CSGStump: A Learning Friendly CSGLike Representation for Interpretable Shape Parsing


Abstract
Generating an interpretable and compact representation of 3D shapes from point clouds is an important and challenging problem. This paper presents CSGStump Net, an unsupervised endtoend network for learning shapes from point clouds and discovering the underlying constituent modeling primitives and operations as well. At the core is a threelevel structure called CSGStump, consisting of a complement layer at the bottom, an intersection layer in the middle, and a union layer at the top. CSGStump is proven to be equivalent to CSG in terms of representation, therefore inheriting the interpretable, compact and editable nature of CSG while freeing from CSG's complex tree structures. Particularly, the CSGStump has a simple and regular structure, allowing neural networks to give outputs of a constant dimensionality, which makes itself deeplearning friendly. Due to these characteristics of CSGStump, CSGStump Net achieves superior results compared to previous CSGbased methods and generates much more appealing shapes, as confirmed by extensive experiments.
CSGStump Structure
In this paper, we propose CSGStump, a novel and systematic reformulation of CSGTree, a hierarchical 3D shapes representation with nodes storing operation information, but with fixed three layers. A complement layer is at the bottom, at which nodes store whether the complement operation is performed on their corresponding onetoone primitives. An intersection layer is in the middle, at which nodes record which shapes generated in the bottom layer are selected for the intersection operation. A union layer with only one node is at the top, recording which shapes generated in the intersection layer are selected for the union operation.
We denote the whole space and the empty set by U and ∅ respectively. Therefore, the complement of a shape is implemented by the difference of the shape with U. Intersecting an object with U gives the object itself and the union of an object and ∅ returns the object itself. Specifically, we define a 1 × K matrix WC ∈ {0, 1}K for the complement layer, where K is the number of the primitives; a K × C matrix WI ∈ {0, 1}K ×C for the intersection layer, where C(≤ K) is the number of nodes in the intersection layer; and a C × 1 matrix WU ∈ {0, 1}C for the union layer.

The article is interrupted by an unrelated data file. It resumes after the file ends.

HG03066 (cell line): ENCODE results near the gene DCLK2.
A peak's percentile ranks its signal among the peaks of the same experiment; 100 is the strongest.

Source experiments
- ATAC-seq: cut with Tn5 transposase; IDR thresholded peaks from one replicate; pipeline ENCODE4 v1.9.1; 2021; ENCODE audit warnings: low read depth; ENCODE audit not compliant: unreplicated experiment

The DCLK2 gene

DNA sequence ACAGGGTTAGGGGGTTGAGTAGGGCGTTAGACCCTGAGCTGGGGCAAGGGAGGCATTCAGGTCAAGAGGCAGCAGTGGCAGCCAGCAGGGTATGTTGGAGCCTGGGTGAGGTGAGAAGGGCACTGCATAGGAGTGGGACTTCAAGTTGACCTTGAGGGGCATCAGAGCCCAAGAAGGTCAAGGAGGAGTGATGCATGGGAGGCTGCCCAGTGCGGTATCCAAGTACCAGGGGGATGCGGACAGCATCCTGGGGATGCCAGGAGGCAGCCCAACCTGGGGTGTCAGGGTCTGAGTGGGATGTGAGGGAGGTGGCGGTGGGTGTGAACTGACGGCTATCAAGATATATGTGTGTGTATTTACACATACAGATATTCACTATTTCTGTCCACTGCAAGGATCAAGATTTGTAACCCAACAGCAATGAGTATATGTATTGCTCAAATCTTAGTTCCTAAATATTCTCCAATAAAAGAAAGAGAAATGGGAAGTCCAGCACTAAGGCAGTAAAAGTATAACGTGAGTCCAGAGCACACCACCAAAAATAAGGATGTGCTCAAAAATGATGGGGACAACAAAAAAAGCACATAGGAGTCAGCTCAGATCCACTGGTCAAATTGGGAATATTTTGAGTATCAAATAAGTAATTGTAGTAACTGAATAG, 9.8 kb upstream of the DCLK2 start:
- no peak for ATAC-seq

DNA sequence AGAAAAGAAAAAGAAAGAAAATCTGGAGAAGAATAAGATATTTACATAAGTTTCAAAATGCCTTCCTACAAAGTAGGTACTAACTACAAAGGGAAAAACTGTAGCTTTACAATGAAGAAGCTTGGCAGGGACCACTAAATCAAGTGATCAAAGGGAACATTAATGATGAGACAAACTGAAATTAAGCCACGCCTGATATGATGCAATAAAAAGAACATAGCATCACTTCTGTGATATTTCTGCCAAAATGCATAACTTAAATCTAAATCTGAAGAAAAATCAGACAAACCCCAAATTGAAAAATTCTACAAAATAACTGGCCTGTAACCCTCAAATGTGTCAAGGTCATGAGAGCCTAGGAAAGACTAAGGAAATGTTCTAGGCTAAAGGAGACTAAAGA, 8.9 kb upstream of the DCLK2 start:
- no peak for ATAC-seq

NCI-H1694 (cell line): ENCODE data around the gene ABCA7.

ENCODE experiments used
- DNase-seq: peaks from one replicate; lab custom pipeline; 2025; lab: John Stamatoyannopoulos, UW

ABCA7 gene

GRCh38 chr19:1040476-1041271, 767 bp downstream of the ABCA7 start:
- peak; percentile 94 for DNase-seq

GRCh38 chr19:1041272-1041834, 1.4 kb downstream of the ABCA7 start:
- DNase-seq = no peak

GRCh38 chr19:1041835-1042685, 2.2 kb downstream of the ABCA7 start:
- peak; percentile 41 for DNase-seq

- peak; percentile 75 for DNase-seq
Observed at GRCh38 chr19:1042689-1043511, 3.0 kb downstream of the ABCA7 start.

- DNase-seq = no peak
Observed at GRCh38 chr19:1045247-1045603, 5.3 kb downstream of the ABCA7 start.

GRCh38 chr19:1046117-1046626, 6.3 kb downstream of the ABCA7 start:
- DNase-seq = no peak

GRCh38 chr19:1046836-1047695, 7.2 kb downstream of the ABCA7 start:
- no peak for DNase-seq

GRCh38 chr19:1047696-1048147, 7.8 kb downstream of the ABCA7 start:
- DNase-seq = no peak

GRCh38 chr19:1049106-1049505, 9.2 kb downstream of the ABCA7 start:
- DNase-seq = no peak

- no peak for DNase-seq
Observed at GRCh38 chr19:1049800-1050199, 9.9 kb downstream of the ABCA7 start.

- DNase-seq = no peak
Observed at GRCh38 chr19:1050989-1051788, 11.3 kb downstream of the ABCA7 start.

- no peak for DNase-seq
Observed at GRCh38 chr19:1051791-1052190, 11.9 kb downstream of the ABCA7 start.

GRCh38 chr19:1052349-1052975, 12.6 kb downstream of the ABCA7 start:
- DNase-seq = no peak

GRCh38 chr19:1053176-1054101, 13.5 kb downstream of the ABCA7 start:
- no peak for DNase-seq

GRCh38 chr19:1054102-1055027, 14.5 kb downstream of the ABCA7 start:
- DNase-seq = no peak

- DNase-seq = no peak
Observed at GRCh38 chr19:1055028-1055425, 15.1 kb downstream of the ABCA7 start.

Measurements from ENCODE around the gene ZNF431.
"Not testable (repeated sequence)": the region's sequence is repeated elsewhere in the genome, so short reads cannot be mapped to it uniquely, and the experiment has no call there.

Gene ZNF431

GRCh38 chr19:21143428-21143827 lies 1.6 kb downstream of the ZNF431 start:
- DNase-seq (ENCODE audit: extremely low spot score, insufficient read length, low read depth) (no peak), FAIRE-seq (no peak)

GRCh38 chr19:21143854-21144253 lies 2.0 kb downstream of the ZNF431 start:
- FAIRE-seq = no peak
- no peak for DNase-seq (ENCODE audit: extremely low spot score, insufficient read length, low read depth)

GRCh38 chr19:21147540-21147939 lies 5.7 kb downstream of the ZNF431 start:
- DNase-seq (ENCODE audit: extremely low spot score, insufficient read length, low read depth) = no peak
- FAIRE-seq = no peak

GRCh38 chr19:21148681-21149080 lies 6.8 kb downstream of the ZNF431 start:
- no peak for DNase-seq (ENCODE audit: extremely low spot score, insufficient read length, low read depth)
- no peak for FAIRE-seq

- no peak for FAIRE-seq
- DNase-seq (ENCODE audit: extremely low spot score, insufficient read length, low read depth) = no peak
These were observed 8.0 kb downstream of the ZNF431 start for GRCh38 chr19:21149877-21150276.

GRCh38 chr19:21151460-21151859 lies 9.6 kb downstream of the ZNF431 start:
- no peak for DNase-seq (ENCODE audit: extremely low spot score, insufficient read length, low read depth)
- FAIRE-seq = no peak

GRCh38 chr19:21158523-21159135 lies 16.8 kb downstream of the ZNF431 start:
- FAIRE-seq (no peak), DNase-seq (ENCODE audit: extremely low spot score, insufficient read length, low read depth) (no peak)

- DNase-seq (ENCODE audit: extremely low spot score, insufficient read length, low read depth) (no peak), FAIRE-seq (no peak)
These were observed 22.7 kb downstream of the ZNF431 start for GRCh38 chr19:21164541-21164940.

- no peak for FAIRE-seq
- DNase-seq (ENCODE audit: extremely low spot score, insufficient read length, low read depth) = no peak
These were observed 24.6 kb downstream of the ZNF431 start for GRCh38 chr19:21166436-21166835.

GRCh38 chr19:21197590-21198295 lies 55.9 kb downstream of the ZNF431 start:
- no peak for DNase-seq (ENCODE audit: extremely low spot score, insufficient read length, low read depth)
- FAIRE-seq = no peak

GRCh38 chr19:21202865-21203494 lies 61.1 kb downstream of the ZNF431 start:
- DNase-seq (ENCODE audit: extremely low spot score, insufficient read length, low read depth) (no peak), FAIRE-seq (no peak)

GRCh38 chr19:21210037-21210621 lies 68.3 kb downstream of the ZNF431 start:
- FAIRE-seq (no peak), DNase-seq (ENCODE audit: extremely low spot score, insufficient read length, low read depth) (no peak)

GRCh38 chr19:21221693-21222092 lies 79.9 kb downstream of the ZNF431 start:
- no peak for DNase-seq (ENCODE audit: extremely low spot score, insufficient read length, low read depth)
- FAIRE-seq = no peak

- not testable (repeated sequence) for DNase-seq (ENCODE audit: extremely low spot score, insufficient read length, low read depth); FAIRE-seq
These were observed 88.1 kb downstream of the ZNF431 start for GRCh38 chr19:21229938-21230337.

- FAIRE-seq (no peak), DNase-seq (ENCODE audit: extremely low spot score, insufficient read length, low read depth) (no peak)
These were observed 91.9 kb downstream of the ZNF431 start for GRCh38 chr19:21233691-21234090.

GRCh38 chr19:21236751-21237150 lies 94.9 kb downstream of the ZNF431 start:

Each entry in these matrices takes a value of either 1 or 0. In particular, WC [1, i] = 0 or 1 encodes whether the shape of primitive i or its complement is used for node i of the complement layer. If WI [j, i] = 1, the shape from node j in the complement layer is selected for the intersection in node i of the intersection layer, and similarly, WU [j, 1] implies that the shape from node j in the intersection layer is selected for the union operation at the top layer. In this way, CSGStump represents a shape by a set of primitive shapes and three connection matrices.
To facilitate shape analysis and problem formulation, we describe the nodes of CSGStump by mathematics functions. First, we define a shape O by an occupancy function O(x) : R3 → {0, 1} as follows:
\begin{equation} O(x) = \left\{ \begin{array}{ll} 1, & x \;\;\text{is within the shape}\\ 0, & \text{otherwise} \end{array} \right. \end{equation}
Thus U(x) ≡ 1 and ∅(x) ≡ 0. The complement of primitive object Oi can be defined by function: $$O_i^c(x)= 1O_i(x)$$ the intersection of k objects: $$\min_{i = 1 \dots k}(O_i(x))$$ the union of k objects: $$ \max_{i = 1 \dots k}(O_i(x))$$ the difference of two objects: $$\min\left(O_i(x), 1O_j(x)\right)$$
With the binary connection matrices WC , WI and WU , each node in the CSGStump structure can be defined by a certain function.
For each node i = 1,···,K in the first layer, its shape Fi can be defined by function Fi(x):